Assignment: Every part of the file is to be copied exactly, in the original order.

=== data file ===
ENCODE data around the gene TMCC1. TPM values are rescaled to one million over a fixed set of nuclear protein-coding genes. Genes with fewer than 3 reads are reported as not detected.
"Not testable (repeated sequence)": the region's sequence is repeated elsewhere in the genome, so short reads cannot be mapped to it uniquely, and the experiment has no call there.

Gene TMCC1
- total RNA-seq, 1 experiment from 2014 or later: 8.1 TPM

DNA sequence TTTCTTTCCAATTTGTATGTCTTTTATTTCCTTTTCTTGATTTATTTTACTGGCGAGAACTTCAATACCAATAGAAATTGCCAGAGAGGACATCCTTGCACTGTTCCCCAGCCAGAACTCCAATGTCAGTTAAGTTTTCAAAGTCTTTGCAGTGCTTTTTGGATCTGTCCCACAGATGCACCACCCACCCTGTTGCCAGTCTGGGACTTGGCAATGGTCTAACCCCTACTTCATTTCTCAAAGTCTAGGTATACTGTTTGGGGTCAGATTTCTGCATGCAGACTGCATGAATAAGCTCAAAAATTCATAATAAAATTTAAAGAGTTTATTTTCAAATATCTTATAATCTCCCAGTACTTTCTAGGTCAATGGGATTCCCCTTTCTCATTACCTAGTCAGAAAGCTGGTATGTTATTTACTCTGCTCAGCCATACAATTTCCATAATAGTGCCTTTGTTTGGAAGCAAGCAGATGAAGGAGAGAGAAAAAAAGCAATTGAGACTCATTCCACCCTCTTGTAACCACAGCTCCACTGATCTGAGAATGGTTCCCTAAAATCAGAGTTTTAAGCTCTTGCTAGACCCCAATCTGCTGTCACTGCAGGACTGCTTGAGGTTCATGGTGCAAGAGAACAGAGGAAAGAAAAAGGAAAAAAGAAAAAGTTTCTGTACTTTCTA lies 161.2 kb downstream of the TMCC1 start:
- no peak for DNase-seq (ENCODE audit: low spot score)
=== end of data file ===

ENCODE data around the gene TMCC1. TPM values are rescaled to one million over a fixed set of nuclear protein-coding genes. Genes with fewer than 3 reads are reported as not detected.
"Not testable (repeated sequence)": the region's sequence is repeated elsewhere in the genome, so short reads cannot be mapped to it uniquely, and the experiment has no call there.

Gene TMCC1
- total RNA-seq, 1 experiment from 2014 or later: 8.1 TPM

DNA sequence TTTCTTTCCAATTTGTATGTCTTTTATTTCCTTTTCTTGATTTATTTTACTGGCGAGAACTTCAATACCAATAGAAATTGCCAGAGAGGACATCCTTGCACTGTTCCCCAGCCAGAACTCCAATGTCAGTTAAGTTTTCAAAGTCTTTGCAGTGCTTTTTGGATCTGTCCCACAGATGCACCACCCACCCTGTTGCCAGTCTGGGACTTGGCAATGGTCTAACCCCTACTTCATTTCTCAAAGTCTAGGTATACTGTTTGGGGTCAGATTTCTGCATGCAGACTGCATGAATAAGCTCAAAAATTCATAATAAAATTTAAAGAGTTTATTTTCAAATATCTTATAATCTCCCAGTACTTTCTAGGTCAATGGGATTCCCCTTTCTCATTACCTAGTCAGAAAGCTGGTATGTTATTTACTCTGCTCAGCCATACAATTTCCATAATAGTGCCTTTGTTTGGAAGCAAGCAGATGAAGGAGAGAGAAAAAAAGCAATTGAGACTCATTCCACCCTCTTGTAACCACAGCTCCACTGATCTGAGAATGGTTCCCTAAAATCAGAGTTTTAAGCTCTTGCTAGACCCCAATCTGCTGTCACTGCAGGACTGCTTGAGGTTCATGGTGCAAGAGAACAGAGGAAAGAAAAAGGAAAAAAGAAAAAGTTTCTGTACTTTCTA lies 161.2 kb downstream of the TMCC1 start:
- no peak for DNase-seq (ENCODE audit: low spot score)